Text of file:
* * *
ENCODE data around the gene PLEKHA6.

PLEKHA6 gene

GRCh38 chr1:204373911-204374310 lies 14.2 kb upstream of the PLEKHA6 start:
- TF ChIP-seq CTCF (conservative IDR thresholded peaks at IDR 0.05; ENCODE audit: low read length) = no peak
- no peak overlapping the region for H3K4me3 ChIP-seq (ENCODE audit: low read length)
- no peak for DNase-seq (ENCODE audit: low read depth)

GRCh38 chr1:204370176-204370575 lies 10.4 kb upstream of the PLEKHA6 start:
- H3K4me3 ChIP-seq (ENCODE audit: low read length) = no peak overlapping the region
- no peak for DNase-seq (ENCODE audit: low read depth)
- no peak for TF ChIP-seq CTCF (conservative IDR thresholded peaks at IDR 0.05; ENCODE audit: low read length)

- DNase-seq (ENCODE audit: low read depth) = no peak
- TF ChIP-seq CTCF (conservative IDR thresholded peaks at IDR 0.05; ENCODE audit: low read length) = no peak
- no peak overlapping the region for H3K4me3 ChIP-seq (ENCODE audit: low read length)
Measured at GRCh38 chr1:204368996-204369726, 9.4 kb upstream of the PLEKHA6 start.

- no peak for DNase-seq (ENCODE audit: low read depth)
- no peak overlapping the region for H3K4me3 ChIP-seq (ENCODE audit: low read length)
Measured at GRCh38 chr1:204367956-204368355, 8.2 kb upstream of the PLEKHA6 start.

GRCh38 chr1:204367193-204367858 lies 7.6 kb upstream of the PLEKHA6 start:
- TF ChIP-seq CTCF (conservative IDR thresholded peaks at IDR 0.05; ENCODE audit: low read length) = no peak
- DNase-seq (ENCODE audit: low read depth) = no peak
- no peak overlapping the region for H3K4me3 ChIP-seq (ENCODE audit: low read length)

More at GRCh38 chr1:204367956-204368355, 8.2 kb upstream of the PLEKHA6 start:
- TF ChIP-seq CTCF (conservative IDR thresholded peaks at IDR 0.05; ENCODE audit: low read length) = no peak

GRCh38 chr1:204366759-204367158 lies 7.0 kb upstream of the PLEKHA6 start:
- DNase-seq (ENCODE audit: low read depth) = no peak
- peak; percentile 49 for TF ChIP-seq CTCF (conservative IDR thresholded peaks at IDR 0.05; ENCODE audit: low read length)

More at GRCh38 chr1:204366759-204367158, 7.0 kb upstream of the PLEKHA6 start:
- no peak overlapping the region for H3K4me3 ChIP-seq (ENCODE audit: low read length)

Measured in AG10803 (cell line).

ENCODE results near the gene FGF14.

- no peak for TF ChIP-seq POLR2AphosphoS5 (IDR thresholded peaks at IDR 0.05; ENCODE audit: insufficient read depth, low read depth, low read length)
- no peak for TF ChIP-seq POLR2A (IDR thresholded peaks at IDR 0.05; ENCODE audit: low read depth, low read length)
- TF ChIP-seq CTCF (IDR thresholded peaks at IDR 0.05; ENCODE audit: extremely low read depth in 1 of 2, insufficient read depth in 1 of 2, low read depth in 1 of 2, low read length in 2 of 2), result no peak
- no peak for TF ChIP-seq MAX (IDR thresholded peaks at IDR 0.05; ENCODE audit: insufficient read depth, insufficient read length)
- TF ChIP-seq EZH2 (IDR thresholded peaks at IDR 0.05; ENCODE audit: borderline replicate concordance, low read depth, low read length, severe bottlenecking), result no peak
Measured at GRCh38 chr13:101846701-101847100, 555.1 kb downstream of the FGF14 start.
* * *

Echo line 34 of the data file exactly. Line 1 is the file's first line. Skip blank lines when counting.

- no peak for TF ChIP-seq MAX (IDR thresholded peaks at IDR 0.05; ENCODE audit: insufficient read depth, insufficient read length)